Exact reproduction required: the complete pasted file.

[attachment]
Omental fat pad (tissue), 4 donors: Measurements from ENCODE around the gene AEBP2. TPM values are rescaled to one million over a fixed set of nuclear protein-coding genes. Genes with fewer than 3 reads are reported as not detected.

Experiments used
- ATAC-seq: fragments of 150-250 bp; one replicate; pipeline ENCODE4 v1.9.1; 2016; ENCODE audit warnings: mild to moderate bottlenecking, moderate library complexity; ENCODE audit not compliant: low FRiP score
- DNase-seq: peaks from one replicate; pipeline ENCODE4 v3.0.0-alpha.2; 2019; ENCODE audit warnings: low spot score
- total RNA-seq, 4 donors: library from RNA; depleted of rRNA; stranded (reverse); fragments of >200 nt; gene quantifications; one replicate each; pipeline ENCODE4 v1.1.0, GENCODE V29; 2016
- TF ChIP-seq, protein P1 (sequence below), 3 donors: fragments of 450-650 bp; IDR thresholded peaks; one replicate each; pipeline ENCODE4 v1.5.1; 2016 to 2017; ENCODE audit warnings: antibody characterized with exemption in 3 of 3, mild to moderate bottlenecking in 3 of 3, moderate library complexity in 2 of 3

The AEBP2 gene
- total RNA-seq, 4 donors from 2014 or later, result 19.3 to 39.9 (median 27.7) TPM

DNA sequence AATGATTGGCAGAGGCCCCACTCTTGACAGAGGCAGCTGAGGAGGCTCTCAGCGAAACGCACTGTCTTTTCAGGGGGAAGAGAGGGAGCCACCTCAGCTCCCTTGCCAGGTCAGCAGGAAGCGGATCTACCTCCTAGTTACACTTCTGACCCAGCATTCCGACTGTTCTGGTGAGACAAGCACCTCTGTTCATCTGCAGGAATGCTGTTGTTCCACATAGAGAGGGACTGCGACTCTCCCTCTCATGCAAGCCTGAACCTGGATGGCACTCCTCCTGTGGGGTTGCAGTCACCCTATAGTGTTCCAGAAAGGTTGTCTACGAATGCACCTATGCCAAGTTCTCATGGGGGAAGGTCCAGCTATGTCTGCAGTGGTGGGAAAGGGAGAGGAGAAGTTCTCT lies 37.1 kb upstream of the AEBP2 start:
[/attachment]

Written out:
Omental fat pad (tissue), 4 donors: Measurements from ENCODE around the gene AEBP2. TPM values are rescaled to one million over a fixed set of nuclear protein-coding genes. Genes with fewer than 3 reads are reported as not detected.

Experiments used
- ATAC-seq: fragments of 150-250 bp; one replicate; pipeline ENCODE4 v1.9.1; 2016; ENCODE audit warnings: mild to moderate bottlenecking, moderate library complexity; ENCODE audit not compliant: low FRiP score
- DNase-seq: peaks from one replicate; pipeline ENCODE4 v3.0.0-alpha.2; 2019; ENCODE audit warnings: low spot score
- total RNA-seq, 4 donors: library from RNA; depleted of rRNA; stranded (reverse); fragments of >200 nt; gene quantifications; one replicate each; pipeline ENCODE4 v1.1.0, GENCODE V29; 2016
- TF ChIP-seq, protein P1 (sequence below), 3 donors: fragments of 450-650 bp; IDR thresholded peaks; one replicate each; pipeline ENCODE4 v1.5.1; 2016 to 2017; ENCODE audit warnings: antibody characterized with exemption in 3 of 3, mild to moderate bottlenecking in 3 of 3, moderate library complexity in 2 of 3

The AEBP2 gene
- total RNA-seq, 4 donors from 2014 or later, result 19.3 to 39.9 (median 27.7) TPM

DNA sequence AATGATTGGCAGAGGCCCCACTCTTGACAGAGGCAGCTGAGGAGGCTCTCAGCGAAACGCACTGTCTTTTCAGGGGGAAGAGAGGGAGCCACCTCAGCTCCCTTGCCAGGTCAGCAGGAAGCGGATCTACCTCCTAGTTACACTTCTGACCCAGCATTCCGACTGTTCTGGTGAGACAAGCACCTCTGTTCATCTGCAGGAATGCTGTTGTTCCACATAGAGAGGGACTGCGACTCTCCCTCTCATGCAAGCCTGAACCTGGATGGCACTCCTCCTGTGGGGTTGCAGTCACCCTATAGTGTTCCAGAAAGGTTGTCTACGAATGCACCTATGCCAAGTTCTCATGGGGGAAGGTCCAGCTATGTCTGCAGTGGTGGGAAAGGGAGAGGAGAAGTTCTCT lies 37.1 kb upstream of the AEBP2 start: